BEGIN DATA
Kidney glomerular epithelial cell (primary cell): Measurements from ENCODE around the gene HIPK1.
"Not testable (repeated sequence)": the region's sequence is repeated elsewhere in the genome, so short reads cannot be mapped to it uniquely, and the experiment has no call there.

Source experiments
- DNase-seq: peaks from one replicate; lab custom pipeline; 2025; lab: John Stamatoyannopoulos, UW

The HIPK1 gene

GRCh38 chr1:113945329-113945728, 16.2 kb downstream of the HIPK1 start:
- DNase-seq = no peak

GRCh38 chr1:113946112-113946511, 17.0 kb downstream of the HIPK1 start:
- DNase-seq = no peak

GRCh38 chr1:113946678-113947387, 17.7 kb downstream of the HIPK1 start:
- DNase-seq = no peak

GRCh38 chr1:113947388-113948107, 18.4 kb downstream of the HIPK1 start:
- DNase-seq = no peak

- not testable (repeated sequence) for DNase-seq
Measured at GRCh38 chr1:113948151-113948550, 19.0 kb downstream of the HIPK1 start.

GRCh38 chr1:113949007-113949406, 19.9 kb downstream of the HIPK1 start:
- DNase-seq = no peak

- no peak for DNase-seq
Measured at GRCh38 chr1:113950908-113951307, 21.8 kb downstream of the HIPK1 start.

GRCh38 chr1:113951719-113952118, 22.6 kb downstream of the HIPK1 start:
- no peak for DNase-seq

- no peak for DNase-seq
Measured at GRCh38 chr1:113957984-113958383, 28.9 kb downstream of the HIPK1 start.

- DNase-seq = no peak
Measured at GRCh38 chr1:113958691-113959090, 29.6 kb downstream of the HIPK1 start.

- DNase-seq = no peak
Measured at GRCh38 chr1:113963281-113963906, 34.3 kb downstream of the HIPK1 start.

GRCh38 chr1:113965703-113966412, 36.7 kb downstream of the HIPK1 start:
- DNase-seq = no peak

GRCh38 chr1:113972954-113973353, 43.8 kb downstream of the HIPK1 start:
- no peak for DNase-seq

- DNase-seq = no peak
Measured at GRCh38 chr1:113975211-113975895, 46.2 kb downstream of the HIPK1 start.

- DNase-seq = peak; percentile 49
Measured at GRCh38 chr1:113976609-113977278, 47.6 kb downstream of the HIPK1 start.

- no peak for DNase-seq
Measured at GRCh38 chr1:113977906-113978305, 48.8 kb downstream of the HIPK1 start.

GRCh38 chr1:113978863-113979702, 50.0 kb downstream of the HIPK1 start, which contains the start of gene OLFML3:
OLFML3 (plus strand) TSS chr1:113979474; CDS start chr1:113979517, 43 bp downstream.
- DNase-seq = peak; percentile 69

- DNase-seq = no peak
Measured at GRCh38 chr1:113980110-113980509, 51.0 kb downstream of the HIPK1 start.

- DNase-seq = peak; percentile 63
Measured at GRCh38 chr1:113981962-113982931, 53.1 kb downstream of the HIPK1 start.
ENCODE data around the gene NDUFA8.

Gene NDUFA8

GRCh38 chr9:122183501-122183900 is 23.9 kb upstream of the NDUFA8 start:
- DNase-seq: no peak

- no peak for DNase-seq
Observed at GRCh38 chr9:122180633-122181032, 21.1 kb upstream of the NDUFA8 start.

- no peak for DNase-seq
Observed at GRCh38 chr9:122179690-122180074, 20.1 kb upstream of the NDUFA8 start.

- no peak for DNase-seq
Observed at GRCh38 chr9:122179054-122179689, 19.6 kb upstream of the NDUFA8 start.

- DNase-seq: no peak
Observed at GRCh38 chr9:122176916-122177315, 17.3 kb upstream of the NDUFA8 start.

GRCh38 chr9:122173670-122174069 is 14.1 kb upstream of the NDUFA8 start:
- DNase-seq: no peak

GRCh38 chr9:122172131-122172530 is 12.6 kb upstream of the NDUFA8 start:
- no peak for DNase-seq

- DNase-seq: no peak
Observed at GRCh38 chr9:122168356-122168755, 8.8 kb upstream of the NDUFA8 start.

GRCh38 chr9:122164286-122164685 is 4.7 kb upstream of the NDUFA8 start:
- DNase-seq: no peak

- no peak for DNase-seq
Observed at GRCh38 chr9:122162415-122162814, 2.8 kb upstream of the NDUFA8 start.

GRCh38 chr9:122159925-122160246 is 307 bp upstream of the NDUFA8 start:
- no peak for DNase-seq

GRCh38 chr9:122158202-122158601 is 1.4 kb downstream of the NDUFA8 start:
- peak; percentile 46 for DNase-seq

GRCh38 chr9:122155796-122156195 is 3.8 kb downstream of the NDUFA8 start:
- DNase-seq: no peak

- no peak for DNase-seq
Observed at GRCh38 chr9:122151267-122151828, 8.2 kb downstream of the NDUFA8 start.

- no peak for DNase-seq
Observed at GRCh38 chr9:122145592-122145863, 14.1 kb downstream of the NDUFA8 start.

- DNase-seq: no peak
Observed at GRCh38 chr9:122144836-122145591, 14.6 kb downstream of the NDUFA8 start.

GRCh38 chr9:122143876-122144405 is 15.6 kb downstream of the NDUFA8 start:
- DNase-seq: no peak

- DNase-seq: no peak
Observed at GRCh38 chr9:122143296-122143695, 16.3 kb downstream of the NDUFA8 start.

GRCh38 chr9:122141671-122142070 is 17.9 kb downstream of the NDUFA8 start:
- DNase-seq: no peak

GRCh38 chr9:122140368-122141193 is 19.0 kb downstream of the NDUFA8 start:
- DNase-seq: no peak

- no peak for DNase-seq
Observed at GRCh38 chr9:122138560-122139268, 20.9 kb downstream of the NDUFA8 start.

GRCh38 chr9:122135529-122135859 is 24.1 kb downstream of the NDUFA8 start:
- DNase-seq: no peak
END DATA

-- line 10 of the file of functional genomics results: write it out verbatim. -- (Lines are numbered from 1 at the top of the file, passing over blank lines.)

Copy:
GRCh38 chr1:113946678-113947387, 17.7 kb downstream of the HIPK1 start: